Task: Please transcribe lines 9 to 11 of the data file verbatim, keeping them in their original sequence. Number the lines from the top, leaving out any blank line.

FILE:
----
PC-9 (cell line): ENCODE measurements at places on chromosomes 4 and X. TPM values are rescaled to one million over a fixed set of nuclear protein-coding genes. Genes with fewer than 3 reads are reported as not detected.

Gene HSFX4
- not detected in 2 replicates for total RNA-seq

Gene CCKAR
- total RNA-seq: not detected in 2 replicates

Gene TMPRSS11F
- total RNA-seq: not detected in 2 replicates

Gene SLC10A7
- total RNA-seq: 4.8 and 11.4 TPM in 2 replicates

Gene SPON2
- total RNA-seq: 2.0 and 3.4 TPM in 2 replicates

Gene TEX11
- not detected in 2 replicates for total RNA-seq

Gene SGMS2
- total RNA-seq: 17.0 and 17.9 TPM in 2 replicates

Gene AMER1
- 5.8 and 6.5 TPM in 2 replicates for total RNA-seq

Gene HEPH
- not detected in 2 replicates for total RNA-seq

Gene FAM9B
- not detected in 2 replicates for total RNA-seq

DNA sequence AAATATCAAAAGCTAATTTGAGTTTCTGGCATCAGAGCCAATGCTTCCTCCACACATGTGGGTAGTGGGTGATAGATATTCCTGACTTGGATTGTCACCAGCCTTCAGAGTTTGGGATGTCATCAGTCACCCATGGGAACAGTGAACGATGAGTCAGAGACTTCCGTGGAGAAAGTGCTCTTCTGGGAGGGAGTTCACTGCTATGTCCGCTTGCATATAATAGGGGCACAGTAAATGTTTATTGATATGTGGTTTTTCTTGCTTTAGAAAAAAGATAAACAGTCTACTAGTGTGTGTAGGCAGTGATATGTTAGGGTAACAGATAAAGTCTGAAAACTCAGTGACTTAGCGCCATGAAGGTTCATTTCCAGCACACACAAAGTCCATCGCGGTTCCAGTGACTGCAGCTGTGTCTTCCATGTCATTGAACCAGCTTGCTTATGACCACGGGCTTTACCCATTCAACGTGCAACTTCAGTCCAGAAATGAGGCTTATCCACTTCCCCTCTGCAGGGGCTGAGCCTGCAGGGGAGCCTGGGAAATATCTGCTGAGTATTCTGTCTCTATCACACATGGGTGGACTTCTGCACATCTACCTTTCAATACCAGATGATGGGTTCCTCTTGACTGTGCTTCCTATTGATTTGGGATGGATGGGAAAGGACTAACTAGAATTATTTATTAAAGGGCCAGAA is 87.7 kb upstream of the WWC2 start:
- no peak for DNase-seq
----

- total RNA-seq: 4.8 and 11.4 TPM in 2 replicates

Gene SPON2
- total RNA-seq: 2.0 and 3.4 TPM in 2 replicates